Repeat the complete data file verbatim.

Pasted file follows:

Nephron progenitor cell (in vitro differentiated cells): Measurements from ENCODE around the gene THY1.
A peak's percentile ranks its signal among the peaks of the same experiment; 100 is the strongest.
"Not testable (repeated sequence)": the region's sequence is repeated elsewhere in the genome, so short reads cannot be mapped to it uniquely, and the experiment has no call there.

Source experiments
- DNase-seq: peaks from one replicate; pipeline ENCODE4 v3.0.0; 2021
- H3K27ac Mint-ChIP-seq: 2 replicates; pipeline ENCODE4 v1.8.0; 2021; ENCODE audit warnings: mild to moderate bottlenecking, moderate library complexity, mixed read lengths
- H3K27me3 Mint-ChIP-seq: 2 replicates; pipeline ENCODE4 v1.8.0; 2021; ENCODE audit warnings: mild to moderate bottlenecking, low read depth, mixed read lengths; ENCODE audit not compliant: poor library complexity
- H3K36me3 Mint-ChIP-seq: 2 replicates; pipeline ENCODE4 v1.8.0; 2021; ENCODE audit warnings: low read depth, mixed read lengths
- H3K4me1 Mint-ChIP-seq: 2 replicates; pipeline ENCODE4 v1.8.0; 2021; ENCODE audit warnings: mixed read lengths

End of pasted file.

Nephron progenitor cell (in vitro differentiated cells): Measurements from ENCODE around the gene THY1.
A peak's percentile ranks its signal among the peaks of the same experiment; 100 is the strongest.
"Not testable (repeated sequence)": the region's sequence is repeated elsewhere in the genome, so short reads cannot be mapped to it uniquely, and the experiment has no call there.

Source experiments
- DNase-seq: peaks from one replicate; pipeline ENCODE4 v3.0.0; 2021
- H3K27ac Mint-ChIP-seq: 2 replicates; pipeline ENCODE4 v1.8.0; 2021; ENCODE audit warnings: mild to moderate bottlenecking, moderate library complexity, mixed read lengths
- H3K27me3 Mint-ChIP-seq: 2 replicates; pipeline ENCODE4 v1.8.0; 2021; ENCODE audit warnings: mild to moderate bottlenecking, low read depth, mixed read lengths; ENCODE audit not compliant: poor library complexity
- H3K36me3 Mint-ChIP-seq: 2 replicates; pipeline ENCODE4 v1.8.0; 2021; ENCODE audit warnings: low read depth, mixed read lengths
- H3K4me1 Mint-ChIP-seq: 2 replicates; pipeline ENCODE4 v1.8.0; 2021; ENCODE audit warnings: mixed read lengths